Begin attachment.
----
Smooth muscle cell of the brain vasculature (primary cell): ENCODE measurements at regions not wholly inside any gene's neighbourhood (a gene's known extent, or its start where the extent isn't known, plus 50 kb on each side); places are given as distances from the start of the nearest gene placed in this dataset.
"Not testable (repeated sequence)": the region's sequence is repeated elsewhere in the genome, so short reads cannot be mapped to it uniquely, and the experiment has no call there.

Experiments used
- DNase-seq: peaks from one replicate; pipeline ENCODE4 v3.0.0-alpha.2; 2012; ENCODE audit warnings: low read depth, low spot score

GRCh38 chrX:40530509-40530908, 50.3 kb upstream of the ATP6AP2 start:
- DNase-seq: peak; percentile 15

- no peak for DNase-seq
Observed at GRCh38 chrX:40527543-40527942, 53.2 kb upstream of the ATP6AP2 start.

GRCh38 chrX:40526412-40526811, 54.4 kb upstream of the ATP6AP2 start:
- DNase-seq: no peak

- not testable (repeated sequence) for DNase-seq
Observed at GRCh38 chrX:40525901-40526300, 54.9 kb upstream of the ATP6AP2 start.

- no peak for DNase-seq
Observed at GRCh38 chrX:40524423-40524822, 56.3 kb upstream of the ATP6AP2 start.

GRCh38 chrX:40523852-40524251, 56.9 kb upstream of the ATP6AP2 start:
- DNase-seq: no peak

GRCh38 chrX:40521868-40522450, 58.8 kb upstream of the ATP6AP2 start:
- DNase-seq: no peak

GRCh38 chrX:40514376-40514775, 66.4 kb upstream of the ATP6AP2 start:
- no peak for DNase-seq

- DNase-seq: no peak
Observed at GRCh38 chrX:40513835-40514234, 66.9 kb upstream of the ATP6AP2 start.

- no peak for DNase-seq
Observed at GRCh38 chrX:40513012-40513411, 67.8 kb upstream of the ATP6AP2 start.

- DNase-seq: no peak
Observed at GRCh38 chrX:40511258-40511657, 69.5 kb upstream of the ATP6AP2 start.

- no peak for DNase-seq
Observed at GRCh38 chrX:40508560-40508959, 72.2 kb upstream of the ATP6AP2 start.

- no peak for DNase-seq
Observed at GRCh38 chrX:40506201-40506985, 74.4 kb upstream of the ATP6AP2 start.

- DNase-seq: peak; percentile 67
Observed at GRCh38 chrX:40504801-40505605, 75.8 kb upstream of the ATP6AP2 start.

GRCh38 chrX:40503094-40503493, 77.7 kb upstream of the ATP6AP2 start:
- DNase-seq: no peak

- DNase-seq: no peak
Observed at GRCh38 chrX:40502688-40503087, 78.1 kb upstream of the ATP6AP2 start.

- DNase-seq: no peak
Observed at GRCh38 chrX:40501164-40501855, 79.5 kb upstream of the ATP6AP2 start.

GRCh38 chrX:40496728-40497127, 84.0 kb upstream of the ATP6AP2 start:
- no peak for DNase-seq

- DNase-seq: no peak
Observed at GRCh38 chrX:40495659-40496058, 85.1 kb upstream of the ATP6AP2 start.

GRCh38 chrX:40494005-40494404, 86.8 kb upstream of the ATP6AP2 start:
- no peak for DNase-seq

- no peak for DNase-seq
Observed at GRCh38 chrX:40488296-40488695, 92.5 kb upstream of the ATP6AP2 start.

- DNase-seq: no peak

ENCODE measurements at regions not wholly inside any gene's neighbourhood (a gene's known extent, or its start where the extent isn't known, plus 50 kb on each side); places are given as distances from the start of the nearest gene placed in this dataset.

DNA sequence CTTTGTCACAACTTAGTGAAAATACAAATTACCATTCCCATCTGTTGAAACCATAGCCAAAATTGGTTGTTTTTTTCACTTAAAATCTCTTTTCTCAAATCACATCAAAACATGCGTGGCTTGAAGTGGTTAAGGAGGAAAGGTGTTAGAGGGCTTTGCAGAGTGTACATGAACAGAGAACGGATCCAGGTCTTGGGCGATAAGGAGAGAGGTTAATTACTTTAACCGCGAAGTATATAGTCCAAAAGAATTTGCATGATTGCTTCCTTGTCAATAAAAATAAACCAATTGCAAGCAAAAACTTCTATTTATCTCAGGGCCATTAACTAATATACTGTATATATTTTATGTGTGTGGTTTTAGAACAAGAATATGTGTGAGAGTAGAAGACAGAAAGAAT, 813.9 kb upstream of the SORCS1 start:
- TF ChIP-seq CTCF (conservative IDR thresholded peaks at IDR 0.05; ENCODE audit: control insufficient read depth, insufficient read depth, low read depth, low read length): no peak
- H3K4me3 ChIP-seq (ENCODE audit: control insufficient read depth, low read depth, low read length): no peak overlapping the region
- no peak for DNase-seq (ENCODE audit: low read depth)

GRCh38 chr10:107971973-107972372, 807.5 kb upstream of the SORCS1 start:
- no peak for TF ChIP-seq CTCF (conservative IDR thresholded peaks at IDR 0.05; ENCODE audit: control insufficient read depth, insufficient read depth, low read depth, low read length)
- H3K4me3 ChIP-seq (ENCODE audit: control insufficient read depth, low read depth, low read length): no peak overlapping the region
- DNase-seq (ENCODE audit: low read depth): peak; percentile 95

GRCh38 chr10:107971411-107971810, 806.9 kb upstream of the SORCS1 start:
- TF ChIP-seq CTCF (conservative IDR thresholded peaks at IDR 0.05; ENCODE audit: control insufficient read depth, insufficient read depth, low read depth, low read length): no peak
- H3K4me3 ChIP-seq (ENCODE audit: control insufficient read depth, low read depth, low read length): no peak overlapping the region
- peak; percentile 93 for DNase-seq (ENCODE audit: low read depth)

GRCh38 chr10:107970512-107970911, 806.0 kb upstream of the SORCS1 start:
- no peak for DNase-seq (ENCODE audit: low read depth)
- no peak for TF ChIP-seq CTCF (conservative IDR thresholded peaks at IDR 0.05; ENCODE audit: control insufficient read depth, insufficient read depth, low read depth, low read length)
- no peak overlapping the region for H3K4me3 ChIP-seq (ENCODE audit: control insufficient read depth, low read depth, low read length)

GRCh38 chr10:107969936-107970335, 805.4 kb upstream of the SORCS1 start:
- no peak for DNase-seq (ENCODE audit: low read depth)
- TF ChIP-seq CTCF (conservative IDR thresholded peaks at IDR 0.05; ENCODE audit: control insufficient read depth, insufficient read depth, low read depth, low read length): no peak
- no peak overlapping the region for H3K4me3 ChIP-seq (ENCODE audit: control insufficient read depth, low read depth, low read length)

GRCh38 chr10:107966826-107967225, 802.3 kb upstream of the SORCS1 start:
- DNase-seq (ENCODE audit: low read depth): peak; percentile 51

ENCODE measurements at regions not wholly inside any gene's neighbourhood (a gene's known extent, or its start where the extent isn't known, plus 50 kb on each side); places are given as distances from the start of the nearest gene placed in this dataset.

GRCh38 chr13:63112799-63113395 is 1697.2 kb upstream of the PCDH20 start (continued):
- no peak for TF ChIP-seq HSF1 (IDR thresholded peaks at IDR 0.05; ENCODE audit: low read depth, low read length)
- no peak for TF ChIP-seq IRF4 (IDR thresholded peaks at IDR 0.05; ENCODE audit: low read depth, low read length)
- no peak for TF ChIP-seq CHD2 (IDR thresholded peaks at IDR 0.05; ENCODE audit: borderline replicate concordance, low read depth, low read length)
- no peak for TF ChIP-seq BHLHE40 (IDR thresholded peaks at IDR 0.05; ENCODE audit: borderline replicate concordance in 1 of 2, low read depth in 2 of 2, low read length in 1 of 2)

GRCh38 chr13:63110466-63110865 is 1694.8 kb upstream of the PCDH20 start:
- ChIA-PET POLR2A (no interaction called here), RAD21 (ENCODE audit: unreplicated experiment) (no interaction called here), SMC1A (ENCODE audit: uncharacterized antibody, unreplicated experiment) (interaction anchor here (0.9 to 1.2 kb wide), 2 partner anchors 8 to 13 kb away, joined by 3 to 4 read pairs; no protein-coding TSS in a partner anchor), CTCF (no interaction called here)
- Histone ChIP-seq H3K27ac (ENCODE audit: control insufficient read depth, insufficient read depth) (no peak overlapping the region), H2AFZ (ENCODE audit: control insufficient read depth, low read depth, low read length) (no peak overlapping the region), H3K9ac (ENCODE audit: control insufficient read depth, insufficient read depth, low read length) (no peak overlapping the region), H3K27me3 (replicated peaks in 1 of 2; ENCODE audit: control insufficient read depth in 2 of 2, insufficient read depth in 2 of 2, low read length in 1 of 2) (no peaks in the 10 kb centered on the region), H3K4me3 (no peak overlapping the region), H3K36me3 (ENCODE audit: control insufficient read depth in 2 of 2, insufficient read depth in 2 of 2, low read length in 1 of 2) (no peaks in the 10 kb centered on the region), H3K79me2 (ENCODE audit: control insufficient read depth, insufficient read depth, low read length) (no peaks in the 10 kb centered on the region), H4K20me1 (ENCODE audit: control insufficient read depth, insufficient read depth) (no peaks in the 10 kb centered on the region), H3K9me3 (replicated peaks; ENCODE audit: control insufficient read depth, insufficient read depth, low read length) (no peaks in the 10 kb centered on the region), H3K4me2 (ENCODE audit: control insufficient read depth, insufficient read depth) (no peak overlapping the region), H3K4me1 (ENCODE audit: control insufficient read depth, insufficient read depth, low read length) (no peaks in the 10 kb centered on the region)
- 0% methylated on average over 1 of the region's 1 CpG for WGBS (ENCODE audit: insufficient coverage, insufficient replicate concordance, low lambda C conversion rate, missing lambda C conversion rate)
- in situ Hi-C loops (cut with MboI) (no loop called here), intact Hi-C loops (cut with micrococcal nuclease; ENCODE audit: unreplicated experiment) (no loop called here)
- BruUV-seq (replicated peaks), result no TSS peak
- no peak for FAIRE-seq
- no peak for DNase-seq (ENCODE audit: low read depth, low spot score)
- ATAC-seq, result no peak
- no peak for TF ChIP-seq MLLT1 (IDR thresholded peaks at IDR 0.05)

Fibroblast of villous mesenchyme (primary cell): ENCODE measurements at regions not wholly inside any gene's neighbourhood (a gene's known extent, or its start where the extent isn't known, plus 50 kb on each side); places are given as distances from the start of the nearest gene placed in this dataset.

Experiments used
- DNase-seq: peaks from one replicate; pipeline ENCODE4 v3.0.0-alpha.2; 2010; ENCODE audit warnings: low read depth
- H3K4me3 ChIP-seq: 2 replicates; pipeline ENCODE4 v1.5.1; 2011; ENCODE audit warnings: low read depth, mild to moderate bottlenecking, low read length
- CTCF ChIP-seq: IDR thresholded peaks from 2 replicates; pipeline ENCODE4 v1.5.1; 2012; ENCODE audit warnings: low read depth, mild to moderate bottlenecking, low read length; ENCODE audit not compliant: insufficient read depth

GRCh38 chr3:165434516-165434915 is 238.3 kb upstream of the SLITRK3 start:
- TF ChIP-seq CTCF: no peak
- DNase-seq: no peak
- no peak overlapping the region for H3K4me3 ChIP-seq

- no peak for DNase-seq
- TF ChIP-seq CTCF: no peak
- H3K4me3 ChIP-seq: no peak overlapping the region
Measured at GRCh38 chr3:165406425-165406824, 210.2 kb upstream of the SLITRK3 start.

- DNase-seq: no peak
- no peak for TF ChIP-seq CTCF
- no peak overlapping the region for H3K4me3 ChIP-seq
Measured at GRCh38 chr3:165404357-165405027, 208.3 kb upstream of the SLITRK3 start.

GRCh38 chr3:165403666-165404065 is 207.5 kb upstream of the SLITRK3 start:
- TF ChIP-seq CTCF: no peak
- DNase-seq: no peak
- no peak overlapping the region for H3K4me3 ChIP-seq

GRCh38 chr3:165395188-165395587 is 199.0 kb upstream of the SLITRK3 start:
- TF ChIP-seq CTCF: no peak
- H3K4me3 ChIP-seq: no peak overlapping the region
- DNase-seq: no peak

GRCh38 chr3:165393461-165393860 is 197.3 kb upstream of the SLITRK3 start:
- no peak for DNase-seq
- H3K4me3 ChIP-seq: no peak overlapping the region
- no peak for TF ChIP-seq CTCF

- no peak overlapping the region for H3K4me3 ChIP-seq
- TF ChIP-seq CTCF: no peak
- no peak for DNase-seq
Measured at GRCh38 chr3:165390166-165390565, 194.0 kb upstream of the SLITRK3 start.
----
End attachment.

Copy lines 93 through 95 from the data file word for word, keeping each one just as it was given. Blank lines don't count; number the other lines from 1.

- TF ChIP-seq CTCF: no peak
- DNase-seq: no peak
- no peak overlapping the region for H3K4me3 ChIP-seq